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Thursday, November 08, 2012

Netanyahu's war referendum

Aluf Benn and his editors at Haaretz (who are in such a panic that they actually took this one out from behind the paywall) are frantic. They finally understand that Prime Minister Netanyahu is seeking a mandate to attack Iran in the upcoming Knesset elections.
The upcoming Knesset election will be a referendum on a single issue: going to war against Iran. It won't be about social policy, or drafting the ultra-Orthodox or annexing the territories. All these are important issues, but secondary. The election will revolve around the question of whether the next government will order the Israel Defense Forces to attack Iran's nuclear facilities.
Prime Minister Benjamin Netanyahu made this clear Monday night in an interview with Channel 2 television's "Uvda" program. Asked by "Uvda" host Ilana Dayan, "Can you promise that Iran won't have a nuclear program by the end of your next term?" Netanyahu answered simply, "Yes."
Read his lips: Netanyahu publicly promised to destroy the Iranian nuclear program if he is reelected. As the interview proceeded he reiterated that this is no bluff, and he will not be deterred from action even by American opposition or the reservations of senior defense officials. These statements come on top of similar remarks over the last few weeks, including his speech to the UN General Assembly, in which he set the "red line" at next spring or summer, and his interview with Paris Match, in which he promised that "Five minutes after" the strike, "a feeling of relief would spread across the region."


Netanyahu wants to seem like his predecessors, who, in his words, periodically flouted the world powers - Ben-Gurion by announcing the establishment of the state, Levi Eshkol by embarking on the Six-Day War - or ignored the opposition of the defense establishment, as Begin did in bombing Iraq's nuclear reactor. His statement that Israel can't depend on America to fight instead of it and on its behalf recalls aggressive statements by Ben-Gurion such as "Oom Shmoom" (a dismissive reference to the United Nations ) or "It doesn't matter what the goyim say, what matters is what the Jews do." People say you don't have the courage to press the button, Ilana Dayan challenged him, and Netanyahu replied: "Of course I'm capable of it if I need to."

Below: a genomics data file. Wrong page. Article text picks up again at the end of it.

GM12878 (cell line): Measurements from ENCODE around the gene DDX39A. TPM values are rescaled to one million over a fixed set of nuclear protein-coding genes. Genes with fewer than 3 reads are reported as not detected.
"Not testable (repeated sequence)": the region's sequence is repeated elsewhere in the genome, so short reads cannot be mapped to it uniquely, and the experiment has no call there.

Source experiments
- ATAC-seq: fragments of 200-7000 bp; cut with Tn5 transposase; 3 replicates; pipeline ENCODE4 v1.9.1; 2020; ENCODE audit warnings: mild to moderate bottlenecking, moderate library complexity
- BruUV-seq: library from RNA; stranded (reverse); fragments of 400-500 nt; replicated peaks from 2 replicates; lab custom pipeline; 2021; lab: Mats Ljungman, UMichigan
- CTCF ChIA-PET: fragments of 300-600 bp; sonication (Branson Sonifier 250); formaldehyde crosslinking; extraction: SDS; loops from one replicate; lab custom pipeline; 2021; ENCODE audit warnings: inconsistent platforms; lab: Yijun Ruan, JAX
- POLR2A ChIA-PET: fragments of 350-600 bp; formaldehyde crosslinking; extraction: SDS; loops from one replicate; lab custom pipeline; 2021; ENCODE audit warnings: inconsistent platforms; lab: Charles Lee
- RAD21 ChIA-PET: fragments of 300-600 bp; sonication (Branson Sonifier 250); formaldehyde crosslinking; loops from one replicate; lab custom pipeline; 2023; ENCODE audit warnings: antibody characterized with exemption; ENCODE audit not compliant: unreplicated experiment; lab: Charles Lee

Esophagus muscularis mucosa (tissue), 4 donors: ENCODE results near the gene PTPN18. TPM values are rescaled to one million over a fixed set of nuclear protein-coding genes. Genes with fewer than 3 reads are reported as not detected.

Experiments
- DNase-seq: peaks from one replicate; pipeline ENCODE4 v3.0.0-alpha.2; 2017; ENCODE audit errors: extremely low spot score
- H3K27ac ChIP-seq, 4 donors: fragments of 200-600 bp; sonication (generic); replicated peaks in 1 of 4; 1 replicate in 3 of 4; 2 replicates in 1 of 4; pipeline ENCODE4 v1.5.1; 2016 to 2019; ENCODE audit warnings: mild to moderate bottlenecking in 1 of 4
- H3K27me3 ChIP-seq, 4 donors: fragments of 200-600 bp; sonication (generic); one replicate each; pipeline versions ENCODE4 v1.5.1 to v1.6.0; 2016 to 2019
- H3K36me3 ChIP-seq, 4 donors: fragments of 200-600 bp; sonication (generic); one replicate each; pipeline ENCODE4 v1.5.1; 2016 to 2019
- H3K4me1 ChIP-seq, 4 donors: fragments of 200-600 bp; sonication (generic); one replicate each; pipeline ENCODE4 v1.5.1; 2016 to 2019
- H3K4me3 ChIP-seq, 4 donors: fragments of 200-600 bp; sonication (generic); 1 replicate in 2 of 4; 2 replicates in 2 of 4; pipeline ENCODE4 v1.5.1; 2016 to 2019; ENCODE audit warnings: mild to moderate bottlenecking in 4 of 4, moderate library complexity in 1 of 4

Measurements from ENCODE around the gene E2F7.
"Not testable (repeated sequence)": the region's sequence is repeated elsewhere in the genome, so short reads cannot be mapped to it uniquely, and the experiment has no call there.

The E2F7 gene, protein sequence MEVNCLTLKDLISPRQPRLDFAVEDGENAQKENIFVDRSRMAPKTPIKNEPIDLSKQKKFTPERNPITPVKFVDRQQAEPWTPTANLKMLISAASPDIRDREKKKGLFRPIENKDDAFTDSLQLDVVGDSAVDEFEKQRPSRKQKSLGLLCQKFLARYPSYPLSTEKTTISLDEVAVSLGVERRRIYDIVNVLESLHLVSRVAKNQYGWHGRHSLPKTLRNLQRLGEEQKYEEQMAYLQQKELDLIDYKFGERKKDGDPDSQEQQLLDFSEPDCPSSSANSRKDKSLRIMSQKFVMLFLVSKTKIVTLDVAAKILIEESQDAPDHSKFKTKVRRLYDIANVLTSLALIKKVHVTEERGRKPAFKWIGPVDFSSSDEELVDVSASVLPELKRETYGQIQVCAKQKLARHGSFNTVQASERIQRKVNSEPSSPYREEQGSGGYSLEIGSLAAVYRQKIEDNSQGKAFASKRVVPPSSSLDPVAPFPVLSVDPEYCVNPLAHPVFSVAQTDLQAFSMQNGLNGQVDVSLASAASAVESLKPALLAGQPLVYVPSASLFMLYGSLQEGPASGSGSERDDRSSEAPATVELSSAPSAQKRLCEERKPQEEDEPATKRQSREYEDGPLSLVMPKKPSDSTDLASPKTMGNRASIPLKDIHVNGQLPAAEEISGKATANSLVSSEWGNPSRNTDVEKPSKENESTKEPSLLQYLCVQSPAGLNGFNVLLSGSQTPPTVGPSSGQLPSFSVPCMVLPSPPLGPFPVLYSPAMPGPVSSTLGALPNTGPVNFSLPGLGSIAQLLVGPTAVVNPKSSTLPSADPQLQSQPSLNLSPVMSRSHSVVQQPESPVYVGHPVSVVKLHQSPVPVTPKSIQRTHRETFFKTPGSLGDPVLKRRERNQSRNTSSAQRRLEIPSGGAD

Over the course of his four years in office, Netanyahu has accustomed the world to the idea that Israel will attack Iran. Now he is asking the Israeli public for a mandate to do so, which would enable him both to overcome his own hesitations and to neutralize opposition to the war both at home and abroad. That is the significance of the election that will take place on January 22.
Is Benn suggesting that we should let Iran go nuclear (probably yes)? Has he thought through the consequences of doing so (probably no)? Does he believe that all the Iranians really want is for us to expose ourselves to attacks by a 'Palestinian' reichlet (if only that were all)?

Iran must be stopped. Netanyahu has figured out that the only chance of getting Obama to do the job is to mount a credible threat to do it himself if Obama won't do it. That's why he's going to the electorate. No one really wants Israel to attack Iran alone. But if we don't show that we're prepared to do just that, no one is going to come along to help us.

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